Myron and Myra MillerI remember looking for the red glow outlining the tip of his cigarette burning in the dark summer night. I knew he was out there in the yard, sitting by himself quietly, in the white wooden rocker. I didn’t realize he could see me against the light illuminating from the house, a seven-year-old, sneaking barefoot through the cool and tickly grass.

If I was lucky, he would have his harmonica with him. I remember listening for the soft wail of “Red River Valley,” knowing he was cupping his hands around the mouthpiece to get just the right vibrato on certain notes. Then, he would launch into “Oh! Susanna” or “You Are My Sunshine” with a swift and lively beat… probably, because he knew I was creeping just a few feet away! Then he would grin (it felt like he was grinning even though it was dark) and say, “Get up here on my lap!”

I would climb up and he would start to softly sing;

She climbs upon my knee
She’s all the world to me
To me, she’ll always be
That little girl of mine

 

Two eyes that shine so bright
Two lips that kiss at night
Two arms that hold me tight
To me, she’ll always be
That little girl of mine

Fast forward to 1979, my dad was president of the Dixon R1 School Board and I was a graduating senior. He was on stage to hand everyone in my class their diploma—I got an extra hug and a kiss with mine! Then off to college I went, leaving my mom and dad with an empty nest and his illness that nobody ever spoke about.
I was busy… busy with classes, taking care of the volleyball team, working a part-time job, and enjoying my freedom. Too busy to go home much.

It was November of 1980, and he caught a cold. Due to his immune system being weak from leukemia, he couldn’t fight the infection. A week later, right before Thanksgiving, he passed away. I was a 19-year-old college student without a daddy.

Myron H Miller WWII Germany 1945Thirty-five years later, in December of 2015, I was watching a WWII documentary. I called my brother to ask what unit my dad served in during WWII. He emailed me a page of information. At that moment, I realized that I didn’t know anything about what he did in the war. The documentary scared me; Was my dad one of those guys? How did I not know this? I felt so ashamed for not knowing, not caring, not asking.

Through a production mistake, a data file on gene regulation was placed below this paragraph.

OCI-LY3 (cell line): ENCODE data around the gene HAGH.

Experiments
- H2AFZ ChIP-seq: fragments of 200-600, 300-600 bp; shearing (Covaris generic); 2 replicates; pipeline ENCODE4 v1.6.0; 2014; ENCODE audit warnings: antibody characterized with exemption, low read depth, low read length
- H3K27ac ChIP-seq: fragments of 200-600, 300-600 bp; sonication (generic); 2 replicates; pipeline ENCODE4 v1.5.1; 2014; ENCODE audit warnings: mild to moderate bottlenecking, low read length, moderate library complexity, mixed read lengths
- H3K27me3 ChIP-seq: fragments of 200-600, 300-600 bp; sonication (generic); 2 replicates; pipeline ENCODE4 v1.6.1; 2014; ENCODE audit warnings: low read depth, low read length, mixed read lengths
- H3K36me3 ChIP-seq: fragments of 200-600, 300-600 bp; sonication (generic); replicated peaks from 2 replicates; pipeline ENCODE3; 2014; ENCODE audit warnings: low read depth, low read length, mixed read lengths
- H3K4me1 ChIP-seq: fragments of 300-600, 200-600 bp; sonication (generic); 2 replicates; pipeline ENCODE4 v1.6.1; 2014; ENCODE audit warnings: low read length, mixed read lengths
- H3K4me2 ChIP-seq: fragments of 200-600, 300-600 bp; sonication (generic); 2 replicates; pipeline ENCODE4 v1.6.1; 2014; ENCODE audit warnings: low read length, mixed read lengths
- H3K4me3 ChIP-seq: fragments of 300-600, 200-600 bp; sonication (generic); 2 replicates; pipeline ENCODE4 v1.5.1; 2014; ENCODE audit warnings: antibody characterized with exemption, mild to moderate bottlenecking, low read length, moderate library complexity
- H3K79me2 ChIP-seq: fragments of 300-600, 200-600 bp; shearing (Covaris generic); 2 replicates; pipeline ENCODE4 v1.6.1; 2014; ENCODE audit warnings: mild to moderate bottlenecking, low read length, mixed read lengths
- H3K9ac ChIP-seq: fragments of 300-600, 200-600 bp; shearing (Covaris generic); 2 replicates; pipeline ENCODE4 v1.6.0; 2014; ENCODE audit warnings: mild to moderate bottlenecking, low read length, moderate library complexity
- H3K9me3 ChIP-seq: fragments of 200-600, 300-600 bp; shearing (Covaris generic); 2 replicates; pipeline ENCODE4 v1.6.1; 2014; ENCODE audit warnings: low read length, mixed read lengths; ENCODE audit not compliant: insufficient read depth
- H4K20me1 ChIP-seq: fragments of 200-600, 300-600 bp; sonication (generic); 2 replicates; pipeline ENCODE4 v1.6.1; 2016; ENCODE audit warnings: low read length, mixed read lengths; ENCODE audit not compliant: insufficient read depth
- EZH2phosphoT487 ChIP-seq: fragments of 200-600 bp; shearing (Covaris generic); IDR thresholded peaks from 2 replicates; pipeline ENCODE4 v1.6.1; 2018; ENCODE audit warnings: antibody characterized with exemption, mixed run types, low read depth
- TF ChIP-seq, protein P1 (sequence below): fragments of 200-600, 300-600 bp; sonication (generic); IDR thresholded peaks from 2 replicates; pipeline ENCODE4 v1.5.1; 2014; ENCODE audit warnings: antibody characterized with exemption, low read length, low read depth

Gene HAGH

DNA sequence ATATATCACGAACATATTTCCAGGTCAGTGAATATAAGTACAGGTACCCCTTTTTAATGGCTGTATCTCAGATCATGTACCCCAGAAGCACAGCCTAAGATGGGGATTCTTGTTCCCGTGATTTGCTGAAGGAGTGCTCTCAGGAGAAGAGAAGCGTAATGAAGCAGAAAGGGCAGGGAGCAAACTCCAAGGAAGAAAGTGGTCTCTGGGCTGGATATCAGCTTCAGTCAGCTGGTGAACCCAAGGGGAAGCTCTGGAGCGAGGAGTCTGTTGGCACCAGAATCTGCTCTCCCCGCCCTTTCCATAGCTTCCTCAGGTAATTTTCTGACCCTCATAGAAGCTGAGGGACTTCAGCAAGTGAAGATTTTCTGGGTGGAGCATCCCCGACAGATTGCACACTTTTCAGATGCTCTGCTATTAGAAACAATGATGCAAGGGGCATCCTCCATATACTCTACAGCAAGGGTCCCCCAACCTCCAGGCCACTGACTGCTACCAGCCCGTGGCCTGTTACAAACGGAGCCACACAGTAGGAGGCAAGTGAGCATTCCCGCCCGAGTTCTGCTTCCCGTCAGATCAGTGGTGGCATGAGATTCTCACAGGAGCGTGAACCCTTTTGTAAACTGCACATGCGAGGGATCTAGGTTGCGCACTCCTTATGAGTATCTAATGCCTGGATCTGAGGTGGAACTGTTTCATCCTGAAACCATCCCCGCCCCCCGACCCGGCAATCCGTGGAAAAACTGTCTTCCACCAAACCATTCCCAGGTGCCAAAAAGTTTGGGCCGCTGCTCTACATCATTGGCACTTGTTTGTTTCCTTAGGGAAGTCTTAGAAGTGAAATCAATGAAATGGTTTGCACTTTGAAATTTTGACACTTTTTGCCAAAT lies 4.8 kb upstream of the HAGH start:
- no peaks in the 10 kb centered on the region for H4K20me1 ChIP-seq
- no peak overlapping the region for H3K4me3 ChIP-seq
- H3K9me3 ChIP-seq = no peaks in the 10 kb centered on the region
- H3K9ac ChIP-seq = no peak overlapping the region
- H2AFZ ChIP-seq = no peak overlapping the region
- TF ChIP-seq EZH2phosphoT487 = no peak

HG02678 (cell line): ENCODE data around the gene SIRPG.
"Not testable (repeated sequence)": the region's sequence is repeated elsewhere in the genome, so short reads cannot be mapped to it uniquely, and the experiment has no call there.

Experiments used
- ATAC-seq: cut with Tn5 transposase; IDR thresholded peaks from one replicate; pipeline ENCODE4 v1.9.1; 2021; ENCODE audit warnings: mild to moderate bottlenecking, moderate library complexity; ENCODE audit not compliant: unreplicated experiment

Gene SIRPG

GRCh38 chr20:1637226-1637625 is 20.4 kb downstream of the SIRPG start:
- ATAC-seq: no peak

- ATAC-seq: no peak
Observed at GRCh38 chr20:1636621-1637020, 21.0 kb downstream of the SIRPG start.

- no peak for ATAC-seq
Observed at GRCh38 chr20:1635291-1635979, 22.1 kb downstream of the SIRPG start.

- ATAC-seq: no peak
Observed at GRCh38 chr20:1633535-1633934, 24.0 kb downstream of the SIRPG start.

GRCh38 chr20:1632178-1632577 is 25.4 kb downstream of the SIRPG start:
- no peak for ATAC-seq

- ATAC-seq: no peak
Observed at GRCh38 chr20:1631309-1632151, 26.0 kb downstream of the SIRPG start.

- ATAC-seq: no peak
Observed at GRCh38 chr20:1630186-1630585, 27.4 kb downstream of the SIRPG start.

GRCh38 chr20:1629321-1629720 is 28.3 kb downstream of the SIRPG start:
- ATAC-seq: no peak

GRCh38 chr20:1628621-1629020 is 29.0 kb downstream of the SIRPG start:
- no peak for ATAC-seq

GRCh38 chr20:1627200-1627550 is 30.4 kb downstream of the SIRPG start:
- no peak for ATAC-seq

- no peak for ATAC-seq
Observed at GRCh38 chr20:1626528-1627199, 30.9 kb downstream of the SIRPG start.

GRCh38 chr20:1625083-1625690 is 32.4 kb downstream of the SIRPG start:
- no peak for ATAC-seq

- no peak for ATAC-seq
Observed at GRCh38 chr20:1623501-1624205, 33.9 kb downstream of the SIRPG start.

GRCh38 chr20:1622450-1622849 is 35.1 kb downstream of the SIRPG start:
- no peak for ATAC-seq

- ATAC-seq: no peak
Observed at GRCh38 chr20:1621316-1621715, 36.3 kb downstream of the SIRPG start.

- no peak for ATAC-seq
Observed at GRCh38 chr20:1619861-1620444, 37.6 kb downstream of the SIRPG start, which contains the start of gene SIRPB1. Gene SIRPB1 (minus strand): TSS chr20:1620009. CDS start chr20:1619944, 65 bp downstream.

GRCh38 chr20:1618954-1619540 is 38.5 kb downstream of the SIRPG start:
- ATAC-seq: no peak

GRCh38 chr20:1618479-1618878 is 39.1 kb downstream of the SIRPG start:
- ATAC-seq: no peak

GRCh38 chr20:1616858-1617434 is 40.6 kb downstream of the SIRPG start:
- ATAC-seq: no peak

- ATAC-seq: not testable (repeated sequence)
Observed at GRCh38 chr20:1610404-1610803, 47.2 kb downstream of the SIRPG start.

The rest of the story is kind of a blur. I started researching and felt a huge adrenaline rush when I would find a key piece of information that none of my siblings knew about our father. Once I found the United States Army 83rd Infantry Division Facebook page, things really started snowballing. The book idea, a trip to Europe with my brothers following our dad’s WWII footsteps, meeting seven experts from the 83rd Infantry Division Association, European Chapter, attending the 83rd Infantry Division Association’s 70th Reunions, finding more important people whose fathers and grandfathers were in WWII, hearing the stories of veterans still living, more trips to Europe with other families looking for footsteps, laying out the pages of 150+ stories in our book Soldiers’ Stories: A Collection of WWII Memoirs – Volume I, and now working on the production of Soldiers’ Stories – Volume II.

Photo of the book created by Footsteps Researchers for PFC William PicardToday, I am the team leader of Footsteps Researchers helping people from around the world find the history of their WWII soldier and discovering footsteps through archival documents. We have thirteen people on the team literally from around the world! Each of us has a specialty and bring great talents to the team. Through our various roles, we provide archival documents, files, reports, and footsteps research in addition to consulting and leading footsteps tours.

Recently, we added a non-profit arm to Footsteps Researchers when we realized we had the resources to help in a different way. Through LEGACY: Lost and Found, our 501-c-3, we return lost WWII relics by searching for the family and reuniting the item with the rightful owner.

We have returned a pocket knife found in a foxhole in Germany to the family of the soldier who lost it 74 years ago. We are currently planning the return of a record with the voice of a soldier who lost his life in March 1945… he didn’t make it home, but his family will be comforted to hear his voice once again when we return the disc. We also help Europeans, who adopt graves of our WWII soldiers, learn about the person who is buried in the grave they have chosen to care for by sending them archive files. This past year, we played a significant role in a plane crash project, assisting in the 100% confirmation of the plane and crew that went down on Christmas Day 1944 in Lafosse, Belgium.

What a whirlwind and life-changing experience these last three years have been.

I hope my daddy is proud of his little girl.

This post was authored by:

Myra Miller, historical advisor on The Girl Who Wore FreedomMyra Miller

Historical Advisor on The Girl Who Wore Freedom

Myra Miller is the daughter of a WWII soldier, a professor, WWII researcher, European tour guide, film producer, author, and designer. She is the founder of Footsteps Researchers and LEGACY: Lost and Found and a historical advisor on The Girl Who Wore Freedom. You can find Footsteps Researchers on Twitter, Facebook, and Instagram.